Cancer treatment has changed drastically in the last 20 years, and a cancer diagnosis is no longer considered a death sentence. Along with early detection and other factors, targeted cancer treatments are responsible for much of that success. From diagnosis to aftercare, cancer care providers are finding the disease varies so greatly that specializing in site-specific cancers has become the most effective method of treatment.
"Cancer is 100 diseases in one," says Mattie J. Hobley, director of oncology services at East Jefferson General Hospital (EJGH). "Each cancer acts differently in the body and needs to be treated differently."
EJGH urologist Dr. Sean Collins offers further explanation: "Seminoma, for example, a cancer of the testes, is exquisitely susceptible to radiation, but other cancers are more susceptible to chemotherapy, others respond to surgery and others require combinations. Why some respond well to one treatment and poorly to another, we can't always say. If we had the answer to that, it would be the Holy Grail for cancer treatment."
Because certain cancers are sensitive to some treatments and others are not, physicians specializing in a particular part of the body may be able to hone in on the most effective course of treatment more quickly than those with a broader knowledge base. For example, providers who treat mostly breast cancer patients may not be aware of the latest treatment regimens and resources available for prostate cancer patients.
More oncologists are graduating from medical school with an interest in specializing in fighting one particular kind of cancer. "The oncologists we meet now all want to know what our philosophy is on cancer treatment," Hobley says. "They want to know that they can practice in one area of expertise."
Some of the most successful treatments begin with early detection, so diagnosticians already have adopted site-specific practices. Radiologists at EJGH represent specialties from across the medical landscape including neuroradiology, abdominal imaging, musculoskeletal imaging, interventional radiology and breast imaging. Tools used to diagnose cancers in different parts of the body also vary. Breast imaging, for instance, can call for one or several of the following procedures: digital mammography, computer-aided detection, breast ultrasound, breast MRI, cyst aspiration, stereotactic, ultrasound and MRI-guided needle biopsies, ductograms, and needle localization for surgical biopsy.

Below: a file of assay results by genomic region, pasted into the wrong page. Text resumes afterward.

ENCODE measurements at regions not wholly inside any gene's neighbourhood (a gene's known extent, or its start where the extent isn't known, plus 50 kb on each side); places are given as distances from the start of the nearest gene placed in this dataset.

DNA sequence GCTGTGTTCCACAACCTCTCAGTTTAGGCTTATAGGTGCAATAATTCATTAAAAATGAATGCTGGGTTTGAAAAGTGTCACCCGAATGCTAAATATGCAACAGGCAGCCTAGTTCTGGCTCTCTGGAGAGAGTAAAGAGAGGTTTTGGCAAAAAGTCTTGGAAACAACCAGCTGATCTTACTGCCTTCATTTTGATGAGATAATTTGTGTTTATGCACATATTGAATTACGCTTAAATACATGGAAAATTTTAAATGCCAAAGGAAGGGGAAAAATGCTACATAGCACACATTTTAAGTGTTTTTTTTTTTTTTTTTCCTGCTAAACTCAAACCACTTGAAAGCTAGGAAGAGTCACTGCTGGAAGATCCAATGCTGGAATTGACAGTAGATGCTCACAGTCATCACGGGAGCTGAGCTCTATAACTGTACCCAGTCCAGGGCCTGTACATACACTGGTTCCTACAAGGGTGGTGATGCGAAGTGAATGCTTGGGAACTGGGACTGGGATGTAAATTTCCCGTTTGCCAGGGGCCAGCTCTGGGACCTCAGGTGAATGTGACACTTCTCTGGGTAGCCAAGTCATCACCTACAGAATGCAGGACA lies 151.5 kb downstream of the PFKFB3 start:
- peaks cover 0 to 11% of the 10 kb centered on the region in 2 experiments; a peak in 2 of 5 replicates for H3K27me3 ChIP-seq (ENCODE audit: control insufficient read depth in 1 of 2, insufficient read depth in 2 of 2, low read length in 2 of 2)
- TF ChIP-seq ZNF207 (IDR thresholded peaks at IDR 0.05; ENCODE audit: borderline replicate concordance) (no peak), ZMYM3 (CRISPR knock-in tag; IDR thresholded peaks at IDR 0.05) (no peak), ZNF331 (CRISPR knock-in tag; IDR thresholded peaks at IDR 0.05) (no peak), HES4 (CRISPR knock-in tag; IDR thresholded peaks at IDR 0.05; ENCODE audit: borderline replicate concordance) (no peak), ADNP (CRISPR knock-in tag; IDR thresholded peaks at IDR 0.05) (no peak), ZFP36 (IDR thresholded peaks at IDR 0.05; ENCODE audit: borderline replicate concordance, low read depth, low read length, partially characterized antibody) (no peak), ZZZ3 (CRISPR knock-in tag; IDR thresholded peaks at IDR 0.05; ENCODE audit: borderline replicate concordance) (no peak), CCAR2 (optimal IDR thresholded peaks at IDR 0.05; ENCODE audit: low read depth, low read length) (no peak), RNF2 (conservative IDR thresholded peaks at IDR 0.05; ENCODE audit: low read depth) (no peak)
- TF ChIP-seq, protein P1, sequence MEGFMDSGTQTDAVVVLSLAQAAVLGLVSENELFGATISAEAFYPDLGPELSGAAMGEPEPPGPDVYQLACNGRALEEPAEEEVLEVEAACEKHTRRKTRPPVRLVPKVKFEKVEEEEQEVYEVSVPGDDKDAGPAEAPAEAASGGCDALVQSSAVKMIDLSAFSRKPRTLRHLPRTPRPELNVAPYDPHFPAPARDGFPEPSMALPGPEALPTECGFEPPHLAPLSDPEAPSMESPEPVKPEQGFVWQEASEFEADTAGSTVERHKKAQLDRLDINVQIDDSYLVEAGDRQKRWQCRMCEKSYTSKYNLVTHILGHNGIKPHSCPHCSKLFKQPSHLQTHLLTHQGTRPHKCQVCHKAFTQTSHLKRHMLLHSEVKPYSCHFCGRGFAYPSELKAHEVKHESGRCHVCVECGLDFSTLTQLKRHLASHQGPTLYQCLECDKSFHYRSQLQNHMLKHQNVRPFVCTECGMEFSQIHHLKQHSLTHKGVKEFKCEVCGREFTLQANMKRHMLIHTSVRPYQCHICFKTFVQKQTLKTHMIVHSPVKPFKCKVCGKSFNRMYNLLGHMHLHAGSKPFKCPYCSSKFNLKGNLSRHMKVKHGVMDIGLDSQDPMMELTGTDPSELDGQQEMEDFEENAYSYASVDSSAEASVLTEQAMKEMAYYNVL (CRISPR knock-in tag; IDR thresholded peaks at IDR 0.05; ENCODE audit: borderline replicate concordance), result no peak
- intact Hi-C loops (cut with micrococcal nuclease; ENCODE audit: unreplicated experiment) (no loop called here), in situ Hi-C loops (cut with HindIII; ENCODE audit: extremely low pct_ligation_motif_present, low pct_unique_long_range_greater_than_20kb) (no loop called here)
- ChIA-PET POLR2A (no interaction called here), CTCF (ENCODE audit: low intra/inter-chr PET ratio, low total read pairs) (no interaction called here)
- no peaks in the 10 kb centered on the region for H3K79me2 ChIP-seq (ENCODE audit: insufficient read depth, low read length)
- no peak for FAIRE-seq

The field of cancer navigation also is evolving into site specialties. Cancer navigator programs, which guide patients through the cancer and hospital experience, are fairly new components of patients' overall care but are fast becoming integral parts of treatment. The American College of Surgeons Commission on Cancer, the credentialing agency for cancer programs, will institute patient navigation as a standard of care in 2012. All programs should have a cancer navigator program in place by 2015.
EJGH established its cancer navigator program in 2008. This year, the hospital expanded the program to include site-specific navigators for the four most-often treated cancers at EJGH: breast, lung, colorectal and prostate.
"They assist physicians in expediting patients' treatment and care and make sure that clinical protocols are adhered to from diagnosis through survivorship," Hobley says.
The programs also provide resources for patients in an organized, easy-to-understand way. Registered nurse Debbie Schmitz, who began the navigator program at EJGH and now acts as a navigator for prostate and other cancers, explains, "Navigators act as patient advocates, physician liaisons, comrades and support.
"When we meet patients, they are nervous and anxious and a little upset. The navigator listens to the patient, presents them with a binder where they can keep all of their medical records, appointments, notes and other resources. We also give them access to outside resources like legitimate websites and cancer support groups. We have resources for how to talk to children about cancer, nutritional information ... you name it."
Now that the program has expanded, navigators will continue to extend care to patients through the first five to 10 years of recovery. Having a navigator specializing in just one type of cancer means the patient can be with the same navigator through his or her entire journey.
The key component of making site-specific cancer care work and continuing improving the quality of care patients receive is to rethink the notion that one doctor should have the final say in a patient's treatment. Hobley and Collins agree that the trend in cancer care is moving toward multimodality therapy. This approach combines the site-specific expertise of surgeons, oncologists, pathologists, radiologists, nurses, cancer care navigators and ancillary personnel.
"We want to focus on the disease," Collins says. "We identify people with expertise in the area who can combine their efforts. We are going to demand quality in a certain area, and we are going to identify the people who can achieve that."